Fisherman's Wharf Surge Deck
The San Francisco Seawall skirts the eastern edge of San Francisco "protecting" the Embarcadero and it's eastern tenants from tidal inundation. While the seawall was once the solution to mitigate inundation, this aging piece of infrastructure is failing in many locations and the city of San Francisco is left with the question of what will become of the bay shoreline.
The Fisherman's Wharf Surge Deck is a speculative project that uses the popular tourist boardwalk north of Pier 35 as a testing ground to explore surgical design intervention along the seawall. The design for the Surge Deck aims to extend the existing boardwalk inland and to allow for water to infiltrate below the deck as a means to bridge the existing disconnect between land and water. Piers extend vertically above the boardwalk expressing and paying homage to the maritime vernacular that once blanketed the length of the waterfront. Voids are punched through the deck and covered with grating to allow visitors to walk over the bay and engage with the water both visually and audibly. Vertical walls extend from the bay floor up to grade to provide seating as well as act as a backsplash that redirect larger waves up to splash through the grated voids creating a geyser-like effect. The existing London Plane Tree allee that brackets the pedestrian path along The Embarcadero continue towards the bay, visibly and symbolically weaving the land and ocean into a cohesive yet dramatic landscape experience.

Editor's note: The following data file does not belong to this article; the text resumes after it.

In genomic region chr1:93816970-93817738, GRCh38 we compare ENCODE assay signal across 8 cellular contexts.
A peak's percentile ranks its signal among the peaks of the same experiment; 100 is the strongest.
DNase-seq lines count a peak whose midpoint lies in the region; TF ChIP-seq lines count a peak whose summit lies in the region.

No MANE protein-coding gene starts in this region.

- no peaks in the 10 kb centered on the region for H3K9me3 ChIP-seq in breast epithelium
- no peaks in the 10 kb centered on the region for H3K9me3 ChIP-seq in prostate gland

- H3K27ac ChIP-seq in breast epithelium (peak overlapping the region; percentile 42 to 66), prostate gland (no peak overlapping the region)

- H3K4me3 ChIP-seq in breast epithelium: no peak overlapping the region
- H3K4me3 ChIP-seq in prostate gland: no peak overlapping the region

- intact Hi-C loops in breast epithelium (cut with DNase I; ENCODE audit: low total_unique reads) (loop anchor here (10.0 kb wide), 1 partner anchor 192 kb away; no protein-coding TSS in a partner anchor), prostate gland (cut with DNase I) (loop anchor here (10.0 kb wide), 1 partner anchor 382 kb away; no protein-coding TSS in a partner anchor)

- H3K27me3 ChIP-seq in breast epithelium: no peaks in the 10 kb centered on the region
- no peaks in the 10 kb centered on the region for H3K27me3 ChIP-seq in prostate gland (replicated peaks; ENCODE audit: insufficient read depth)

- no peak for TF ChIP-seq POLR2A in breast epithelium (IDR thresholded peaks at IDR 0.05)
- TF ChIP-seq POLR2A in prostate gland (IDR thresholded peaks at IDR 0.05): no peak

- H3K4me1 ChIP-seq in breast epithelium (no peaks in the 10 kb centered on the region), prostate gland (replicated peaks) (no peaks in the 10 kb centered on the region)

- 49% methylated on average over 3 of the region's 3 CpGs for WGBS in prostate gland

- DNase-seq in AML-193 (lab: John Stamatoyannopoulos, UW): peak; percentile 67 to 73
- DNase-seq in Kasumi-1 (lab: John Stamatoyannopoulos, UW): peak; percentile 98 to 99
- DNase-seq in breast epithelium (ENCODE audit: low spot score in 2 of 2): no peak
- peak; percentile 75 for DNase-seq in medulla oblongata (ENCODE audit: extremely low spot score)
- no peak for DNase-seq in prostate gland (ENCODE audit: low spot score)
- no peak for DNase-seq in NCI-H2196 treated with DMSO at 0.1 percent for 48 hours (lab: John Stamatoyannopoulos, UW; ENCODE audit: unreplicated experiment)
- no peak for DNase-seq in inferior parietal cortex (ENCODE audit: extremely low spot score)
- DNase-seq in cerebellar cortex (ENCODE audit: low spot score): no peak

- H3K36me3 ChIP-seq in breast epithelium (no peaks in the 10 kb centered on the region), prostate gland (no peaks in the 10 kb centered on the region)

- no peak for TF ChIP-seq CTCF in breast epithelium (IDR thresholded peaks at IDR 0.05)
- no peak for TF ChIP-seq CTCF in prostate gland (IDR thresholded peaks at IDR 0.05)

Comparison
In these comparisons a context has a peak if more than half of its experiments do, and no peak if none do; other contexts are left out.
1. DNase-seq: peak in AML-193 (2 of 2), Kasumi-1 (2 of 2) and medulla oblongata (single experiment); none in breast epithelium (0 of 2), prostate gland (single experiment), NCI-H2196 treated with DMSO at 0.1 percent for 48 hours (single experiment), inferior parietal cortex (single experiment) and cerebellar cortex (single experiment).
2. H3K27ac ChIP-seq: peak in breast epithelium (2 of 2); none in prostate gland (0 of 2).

Location: San Francisco, CA
Year Completed : 2019